Why COVID Vaccines for Young Children Have Been Hard to Get

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The number of people hospitalized with COVID is much lower than it was at the beginning of the year, but the disease remains a significant health threat. In September the Centers for Disease Control and Prevention recommended that everyone aged six months or older get one of the newly updated COVID vaccines, which protect against currently circulating variants of SARS-CoV-2, the virus that causes COVID. But getting these shots into the arms of children has proved difficult.

Throughout much of the U.S.—and in rural areas, in particular—access to pediatric COVID vaccines is severely limited. Parents are driving long distances to obtain them, and in many cases, they’re being turned away by pharmacies that refuse to vaccinate young children and doctor’s offices that haven’t ordered pediatric doses. Experts worry the lack of vaccine access is particularly precarious for infants and toddlers—especially those who have never had a COVID shot. Young children have small lungs and limited energy reserves, so they can find it hard to cough up respiratory secretions, putting them at risk of secondary infections and other COVID complications. “Children younger than four have among the highest rates of hospital admissions for COVID in the United States,” says Paul Offit, a pediatrician at the Children’s Hospital of Philadelphia. “And this is because they’re not getting vaccinated.”

A complex web of factors is contributing to the problem. But at the heart of the matter are challenges associated with “the transition from a government-supplied product to one in which providers are also having to buy COVID vaccines on commercial markets,” says Claire Hannan, executive director of the Association of Immunization Managers (AIM), a nonprofit group that coordinates with state health agencies to boost vaccination rates. “There have been some bumps in the road.”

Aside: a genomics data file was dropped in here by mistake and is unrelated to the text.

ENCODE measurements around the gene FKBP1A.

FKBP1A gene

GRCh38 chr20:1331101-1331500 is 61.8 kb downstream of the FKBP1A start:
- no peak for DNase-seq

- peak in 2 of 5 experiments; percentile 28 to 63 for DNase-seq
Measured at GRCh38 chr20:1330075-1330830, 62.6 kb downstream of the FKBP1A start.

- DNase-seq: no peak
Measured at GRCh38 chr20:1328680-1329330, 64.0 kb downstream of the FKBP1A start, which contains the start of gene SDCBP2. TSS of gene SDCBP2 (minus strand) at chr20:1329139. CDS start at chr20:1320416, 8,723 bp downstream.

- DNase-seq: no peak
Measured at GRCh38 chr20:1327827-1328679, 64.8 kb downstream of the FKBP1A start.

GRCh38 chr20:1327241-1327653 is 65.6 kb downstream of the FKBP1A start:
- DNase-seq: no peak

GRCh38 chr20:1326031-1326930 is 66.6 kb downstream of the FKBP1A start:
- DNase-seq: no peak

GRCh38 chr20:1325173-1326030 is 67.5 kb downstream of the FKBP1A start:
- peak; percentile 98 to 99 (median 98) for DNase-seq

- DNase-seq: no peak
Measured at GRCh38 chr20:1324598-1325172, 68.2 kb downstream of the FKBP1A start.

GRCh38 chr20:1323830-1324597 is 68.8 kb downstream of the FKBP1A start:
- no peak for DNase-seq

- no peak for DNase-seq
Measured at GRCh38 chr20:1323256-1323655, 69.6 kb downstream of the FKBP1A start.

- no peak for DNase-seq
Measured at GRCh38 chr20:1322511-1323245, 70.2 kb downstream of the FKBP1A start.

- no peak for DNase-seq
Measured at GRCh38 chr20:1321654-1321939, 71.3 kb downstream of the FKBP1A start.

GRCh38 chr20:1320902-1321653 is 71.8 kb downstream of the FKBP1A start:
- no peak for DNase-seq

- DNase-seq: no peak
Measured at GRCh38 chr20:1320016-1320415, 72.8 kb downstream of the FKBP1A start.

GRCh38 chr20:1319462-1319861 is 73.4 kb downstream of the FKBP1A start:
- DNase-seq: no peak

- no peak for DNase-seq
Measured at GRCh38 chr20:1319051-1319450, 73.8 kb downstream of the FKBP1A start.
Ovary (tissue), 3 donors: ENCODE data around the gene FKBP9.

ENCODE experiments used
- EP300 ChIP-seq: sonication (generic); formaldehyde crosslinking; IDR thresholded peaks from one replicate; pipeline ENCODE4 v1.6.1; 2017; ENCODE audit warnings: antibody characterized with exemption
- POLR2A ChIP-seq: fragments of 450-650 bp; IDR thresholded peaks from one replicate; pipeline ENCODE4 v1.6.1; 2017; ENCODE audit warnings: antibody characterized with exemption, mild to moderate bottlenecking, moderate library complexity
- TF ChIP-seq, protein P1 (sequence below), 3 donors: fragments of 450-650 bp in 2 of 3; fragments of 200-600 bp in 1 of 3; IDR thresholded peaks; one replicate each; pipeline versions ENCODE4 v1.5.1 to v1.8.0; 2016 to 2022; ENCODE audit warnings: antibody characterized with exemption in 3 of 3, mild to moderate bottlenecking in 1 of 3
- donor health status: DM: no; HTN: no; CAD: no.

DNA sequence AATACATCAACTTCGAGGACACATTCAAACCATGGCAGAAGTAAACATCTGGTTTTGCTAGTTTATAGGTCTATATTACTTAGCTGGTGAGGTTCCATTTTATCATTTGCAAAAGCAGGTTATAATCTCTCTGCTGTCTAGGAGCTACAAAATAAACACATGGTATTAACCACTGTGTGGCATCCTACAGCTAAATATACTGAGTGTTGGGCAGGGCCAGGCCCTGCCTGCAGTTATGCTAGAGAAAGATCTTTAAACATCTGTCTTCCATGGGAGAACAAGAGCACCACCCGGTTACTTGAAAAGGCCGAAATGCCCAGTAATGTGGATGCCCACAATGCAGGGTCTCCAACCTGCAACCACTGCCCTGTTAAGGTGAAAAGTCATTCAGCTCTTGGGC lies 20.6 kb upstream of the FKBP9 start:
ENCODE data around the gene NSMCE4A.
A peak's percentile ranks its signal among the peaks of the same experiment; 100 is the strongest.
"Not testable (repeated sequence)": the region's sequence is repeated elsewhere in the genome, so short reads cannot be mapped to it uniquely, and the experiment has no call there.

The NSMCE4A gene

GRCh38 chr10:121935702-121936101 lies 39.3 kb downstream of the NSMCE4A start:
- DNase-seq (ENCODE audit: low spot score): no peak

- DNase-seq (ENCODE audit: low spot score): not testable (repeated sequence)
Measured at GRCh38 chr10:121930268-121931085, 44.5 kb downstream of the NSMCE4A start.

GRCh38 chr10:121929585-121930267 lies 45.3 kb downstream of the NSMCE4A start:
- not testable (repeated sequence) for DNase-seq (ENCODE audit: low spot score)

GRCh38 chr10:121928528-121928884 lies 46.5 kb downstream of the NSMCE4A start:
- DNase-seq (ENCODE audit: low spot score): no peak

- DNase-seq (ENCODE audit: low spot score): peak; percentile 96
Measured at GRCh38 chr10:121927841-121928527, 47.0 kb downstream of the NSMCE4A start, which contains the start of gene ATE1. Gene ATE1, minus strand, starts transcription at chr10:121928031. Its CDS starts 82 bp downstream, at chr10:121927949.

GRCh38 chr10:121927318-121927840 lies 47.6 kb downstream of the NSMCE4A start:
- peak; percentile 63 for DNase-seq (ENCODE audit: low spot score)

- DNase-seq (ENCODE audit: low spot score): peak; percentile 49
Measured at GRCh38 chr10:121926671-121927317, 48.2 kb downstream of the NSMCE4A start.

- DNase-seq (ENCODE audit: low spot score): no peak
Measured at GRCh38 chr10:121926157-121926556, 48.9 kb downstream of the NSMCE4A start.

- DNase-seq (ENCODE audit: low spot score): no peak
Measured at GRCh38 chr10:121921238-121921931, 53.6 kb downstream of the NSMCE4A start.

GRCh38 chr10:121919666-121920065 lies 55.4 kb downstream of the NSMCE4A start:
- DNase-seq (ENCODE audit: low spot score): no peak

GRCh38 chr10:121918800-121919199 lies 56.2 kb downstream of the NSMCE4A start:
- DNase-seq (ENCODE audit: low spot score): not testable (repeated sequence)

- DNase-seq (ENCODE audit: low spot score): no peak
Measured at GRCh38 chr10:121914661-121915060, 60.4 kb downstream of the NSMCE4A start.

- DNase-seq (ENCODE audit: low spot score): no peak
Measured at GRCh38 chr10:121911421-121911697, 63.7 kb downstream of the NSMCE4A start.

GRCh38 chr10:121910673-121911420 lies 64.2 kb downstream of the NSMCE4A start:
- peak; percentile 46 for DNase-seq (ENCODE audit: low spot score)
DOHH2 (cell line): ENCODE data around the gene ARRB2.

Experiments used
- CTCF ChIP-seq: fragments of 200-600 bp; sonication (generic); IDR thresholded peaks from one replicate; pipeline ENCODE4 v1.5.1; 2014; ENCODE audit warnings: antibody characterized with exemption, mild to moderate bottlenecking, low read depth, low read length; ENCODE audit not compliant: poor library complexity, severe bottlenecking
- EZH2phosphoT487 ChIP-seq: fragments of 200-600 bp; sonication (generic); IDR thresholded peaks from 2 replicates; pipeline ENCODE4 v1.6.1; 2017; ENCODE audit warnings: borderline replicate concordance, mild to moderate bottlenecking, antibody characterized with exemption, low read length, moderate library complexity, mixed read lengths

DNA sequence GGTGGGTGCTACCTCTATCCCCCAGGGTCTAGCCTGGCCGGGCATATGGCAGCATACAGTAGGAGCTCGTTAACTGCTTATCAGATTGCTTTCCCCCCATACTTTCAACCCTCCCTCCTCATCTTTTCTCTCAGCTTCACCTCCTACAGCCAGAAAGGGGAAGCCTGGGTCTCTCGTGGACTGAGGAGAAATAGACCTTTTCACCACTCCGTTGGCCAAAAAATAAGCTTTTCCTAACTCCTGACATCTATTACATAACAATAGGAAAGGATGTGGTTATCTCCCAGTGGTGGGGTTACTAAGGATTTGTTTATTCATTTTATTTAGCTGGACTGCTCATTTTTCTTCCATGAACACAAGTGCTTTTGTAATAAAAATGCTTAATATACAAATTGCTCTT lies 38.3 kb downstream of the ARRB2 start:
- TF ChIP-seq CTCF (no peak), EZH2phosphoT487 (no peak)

During the pandemic public health emergency, everyone got their shots paid for courtesy of the federal government. But after the Department of Health and Human Services declared an end to that emergency on May 11, 2023, much of that financial support disappeared. CDC data show that at the time, barely 6 percent of U.S. kids under the age of five had been fully vaccinated for the disease. Children covered by Medicaid and other types of government assistance are still eligible for free shots supplied by the CDC’s Vaccines for Children Program. But in order to participate in the program, providers also have to vaccinate privately insured kids, and they must buy the shots up front at an average cost of $120 per dose. That’s a significant investment, given unpredictable demands for COVID immunizations, Hannan says. “Parents are increasingly fatigued by COVID, and many don’t see it as a threat to their children,” she says. Some parents will become hostile if pediatricians recommend COVID vaccines, and concerns about rare vaccine side effects fuel their skepticism. The Food and Drug Administration has cautioned that mRNA vaccines produced by Pfizer and Moderna pose low but nonzero risks for cardiac inflammation, particularly in adolescent and young adult males. But the symptoms usually resolve without treatment, and a CDC study found that these effects are significantly more likely to occur after a SARS-CoV-2 infection than in response to the vaccine.